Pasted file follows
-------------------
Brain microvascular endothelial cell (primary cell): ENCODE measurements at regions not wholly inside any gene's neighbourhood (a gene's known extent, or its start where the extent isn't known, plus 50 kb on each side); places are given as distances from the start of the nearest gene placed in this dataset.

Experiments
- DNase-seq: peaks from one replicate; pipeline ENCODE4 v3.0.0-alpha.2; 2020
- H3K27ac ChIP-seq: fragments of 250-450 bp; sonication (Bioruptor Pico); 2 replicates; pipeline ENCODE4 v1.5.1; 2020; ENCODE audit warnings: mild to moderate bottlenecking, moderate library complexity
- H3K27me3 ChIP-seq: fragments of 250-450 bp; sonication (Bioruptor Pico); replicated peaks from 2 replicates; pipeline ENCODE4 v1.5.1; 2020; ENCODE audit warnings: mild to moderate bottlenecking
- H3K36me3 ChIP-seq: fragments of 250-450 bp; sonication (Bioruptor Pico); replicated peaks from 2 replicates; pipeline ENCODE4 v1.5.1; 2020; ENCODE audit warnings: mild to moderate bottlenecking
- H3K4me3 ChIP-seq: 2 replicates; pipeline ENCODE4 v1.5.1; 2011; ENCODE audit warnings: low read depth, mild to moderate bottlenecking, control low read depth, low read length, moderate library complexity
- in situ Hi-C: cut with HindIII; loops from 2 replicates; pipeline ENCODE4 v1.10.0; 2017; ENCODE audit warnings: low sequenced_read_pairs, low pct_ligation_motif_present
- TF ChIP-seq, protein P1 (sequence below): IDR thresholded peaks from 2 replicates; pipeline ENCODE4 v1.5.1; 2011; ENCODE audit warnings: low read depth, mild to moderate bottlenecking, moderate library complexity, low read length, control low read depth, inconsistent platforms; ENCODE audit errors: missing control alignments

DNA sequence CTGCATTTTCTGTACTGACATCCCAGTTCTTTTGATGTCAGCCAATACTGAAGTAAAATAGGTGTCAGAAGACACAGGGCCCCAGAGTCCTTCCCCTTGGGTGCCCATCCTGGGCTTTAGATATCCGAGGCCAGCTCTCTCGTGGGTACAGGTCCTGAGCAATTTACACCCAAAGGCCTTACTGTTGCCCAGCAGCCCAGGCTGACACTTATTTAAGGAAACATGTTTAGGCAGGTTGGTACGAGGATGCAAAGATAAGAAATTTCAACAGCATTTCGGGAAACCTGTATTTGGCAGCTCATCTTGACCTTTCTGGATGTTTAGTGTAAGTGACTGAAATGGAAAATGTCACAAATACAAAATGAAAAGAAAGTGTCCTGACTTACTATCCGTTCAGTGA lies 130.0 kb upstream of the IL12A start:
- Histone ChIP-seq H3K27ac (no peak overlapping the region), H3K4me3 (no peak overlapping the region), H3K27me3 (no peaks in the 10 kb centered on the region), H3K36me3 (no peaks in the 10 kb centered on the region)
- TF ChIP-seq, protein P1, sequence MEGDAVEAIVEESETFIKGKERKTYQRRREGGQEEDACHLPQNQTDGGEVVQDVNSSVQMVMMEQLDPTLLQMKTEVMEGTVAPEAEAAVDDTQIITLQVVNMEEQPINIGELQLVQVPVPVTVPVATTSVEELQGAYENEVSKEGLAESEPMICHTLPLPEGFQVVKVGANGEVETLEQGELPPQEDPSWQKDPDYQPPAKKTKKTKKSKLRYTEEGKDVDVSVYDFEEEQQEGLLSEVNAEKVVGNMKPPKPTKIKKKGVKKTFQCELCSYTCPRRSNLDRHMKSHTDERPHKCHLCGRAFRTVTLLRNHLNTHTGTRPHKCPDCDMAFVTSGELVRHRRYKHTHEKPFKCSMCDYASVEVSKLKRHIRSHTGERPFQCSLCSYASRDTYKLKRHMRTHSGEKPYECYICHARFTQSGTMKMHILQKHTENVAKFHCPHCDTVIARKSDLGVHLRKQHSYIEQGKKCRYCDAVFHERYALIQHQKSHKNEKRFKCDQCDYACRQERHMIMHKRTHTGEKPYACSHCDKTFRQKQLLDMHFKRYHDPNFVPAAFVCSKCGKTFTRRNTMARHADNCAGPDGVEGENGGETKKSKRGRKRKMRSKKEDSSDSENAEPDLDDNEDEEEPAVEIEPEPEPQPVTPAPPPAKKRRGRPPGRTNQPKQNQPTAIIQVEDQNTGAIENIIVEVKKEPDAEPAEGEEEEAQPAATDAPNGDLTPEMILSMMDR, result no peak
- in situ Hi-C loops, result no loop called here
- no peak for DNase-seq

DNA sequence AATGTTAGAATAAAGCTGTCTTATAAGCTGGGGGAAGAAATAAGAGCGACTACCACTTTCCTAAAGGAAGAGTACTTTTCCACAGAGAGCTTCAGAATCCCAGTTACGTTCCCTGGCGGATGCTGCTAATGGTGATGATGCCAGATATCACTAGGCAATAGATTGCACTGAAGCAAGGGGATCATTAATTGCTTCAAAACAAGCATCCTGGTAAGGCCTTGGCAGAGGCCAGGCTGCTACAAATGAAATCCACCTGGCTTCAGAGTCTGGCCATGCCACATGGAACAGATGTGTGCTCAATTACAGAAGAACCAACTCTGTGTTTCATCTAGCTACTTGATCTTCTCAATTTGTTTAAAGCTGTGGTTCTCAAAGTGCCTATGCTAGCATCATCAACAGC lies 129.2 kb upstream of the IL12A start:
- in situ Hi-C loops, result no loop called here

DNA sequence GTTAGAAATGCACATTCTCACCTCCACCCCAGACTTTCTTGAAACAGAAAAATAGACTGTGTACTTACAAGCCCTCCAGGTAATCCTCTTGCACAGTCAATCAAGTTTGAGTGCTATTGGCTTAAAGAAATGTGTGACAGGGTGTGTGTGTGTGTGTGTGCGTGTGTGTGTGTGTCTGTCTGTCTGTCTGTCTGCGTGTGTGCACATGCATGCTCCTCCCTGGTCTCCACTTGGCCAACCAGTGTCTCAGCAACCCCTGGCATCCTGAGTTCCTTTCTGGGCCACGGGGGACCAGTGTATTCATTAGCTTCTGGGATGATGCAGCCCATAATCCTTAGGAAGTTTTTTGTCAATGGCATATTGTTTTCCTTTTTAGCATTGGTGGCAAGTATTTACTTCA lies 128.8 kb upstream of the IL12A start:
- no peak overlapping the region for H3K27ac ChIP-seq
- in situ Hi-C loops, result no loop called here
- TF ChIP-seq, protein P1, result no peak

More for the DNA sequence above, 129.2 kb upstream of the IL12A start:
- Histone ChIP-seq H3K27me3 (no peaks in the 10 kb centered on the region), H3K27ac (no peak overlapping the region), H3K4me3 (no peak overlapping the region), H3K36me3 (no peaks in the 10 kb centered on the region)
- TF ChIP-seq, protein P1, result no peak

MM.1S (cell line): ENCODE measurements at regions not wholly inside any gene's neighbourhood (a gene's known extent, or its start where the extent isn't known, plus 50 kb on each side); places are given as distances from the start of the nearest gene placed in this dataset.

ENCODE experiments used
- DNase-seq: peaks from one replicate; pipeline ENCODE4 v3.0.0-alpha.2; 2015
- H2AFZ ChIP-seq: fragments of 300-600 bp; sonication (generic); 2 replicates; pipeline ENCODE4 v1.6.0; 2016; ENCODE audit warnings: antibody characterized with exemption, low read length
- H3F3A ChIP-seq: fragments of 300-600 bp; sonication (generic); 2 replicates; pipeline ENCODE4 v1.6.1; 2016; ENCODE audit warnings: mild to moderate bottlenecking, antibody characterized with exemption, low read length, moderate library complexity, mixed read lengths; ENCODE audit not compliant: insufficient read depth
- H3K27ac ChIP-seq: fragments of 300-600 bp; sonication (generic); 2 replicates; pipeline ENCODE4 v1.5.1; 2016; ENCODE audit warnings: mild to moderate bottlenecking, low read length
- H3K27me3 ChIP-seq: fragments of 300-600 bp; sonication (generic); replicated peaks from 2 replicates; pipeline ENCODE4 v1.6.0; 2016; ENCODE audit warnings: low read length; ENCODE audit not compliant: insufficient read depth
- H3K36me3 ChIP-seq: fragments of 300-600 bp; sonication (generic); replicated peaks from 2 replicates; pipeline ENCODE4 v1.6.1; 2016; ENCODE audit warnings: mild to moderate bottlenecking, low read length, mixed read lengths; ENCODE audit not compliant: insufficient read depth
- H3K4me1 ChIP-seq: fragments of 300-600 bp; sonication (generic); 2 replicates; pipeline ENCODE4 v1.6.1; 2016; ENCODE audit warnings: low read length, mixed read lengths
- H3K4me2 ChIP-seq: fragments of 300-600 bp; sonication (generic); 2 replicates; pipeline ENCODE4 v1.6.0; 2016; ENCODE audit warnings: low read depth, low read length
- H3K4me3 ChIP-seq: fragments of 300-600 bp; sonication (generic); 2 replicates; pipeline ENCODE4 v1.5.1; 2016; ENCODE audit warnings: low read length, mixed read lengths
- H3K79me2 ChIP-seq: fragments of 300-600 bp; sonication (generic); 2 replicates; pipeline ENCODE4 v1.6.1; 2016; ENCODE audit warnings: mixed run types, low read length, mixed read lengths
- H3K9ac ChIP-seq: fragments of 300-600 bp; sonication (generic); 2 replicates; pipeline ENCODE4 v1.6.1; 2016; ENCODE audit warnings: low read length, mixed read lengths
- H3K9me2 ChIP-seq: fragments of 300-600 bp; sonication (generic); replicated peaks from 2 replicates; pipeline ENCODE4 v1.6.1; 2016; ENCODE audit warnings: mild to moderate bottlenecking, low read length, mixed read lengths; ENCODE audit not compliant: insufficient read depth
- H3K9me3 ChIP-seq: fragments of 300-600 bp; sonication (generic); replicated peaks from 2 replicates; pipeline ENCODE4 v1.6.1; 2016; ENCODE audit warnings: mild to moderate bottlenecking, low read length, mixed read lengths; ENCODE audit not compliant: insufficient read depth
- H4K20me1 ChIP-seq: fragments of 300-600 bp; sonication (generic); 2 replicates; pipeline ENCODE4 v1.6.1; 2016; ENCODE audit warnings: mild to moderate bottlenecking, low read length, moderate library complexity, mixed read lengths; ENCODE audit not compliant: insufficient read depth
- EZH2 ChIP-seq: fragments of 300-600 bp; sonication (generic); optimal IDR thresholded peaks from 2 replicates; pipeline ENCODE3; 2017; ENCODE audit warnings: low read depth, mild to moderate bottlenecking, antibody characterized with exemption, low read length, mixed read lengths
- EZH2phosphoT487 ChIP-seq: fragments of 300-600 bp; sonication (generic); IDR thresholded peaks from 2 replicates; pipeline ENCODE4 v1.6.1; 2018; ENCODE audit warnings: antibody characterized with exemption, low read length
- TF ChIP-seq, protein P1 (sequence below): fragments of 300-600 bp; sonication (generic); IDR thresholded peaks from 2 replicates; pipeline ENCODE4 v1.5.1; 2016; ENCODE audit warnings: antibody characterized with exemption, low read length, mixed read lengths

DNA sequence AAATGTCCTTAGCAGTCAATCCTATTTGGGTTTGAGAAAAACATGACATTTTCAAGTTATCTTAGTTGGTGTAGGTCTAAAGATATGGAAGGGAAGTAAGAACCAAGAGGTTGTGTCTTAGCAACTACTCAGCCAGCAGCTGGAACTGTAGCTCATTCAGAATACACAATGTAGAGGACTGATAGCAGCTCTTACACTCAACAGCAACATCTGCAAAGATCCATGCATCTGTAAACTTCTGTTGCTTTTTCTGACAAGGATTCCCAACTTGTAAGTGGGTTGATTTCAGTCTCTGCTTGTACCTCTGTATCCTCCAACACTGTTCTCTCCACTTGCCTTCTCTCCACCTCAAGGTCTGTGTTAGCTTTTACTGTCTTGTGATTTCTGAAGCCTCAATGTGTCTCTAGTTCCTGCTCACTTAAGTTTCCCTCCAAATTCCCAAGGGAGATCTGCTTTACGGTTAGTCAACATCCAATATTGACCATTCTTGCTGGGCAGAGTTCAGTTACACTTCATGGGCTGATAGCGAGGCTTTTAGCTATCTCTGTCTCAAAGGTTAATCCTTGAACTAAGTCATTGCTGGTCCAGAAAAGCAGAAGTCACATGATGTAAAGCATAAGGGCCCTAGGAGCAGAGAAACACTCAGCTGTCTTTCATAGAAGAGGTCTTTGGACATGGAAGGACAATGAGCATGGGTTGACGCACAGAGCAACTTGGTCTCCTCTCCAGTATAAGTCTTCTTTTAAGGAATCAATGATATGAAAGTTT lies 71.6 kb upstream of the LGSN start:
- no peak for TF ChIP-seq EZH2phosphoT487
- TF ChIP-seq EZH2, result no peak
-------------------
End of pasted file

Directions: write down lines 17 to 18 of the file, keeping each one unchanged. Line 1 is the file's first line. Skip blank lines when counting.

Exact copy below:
DNA sequence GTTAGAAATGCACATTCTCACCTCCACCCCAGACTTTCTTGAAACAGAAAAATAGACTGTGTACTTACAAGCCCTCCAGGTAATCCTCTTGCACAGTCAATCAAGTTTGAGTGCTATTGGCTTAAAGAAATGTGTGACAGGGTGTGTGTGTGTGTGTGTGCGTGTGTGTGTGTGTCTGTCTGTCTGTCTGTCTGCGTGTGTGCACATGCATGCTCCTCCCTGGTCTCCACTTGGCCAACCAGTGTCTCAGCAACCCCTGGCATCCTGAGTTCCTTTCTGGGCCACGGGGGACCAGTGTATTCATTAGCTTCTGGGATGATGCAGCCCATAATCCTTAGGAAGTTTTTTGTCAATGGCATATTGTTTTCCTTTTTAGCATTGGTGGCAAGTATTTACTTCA lies 128.8 kb upstream of the IL12A start:
- no peak overlapping the region for H3K27ac ChIP-seq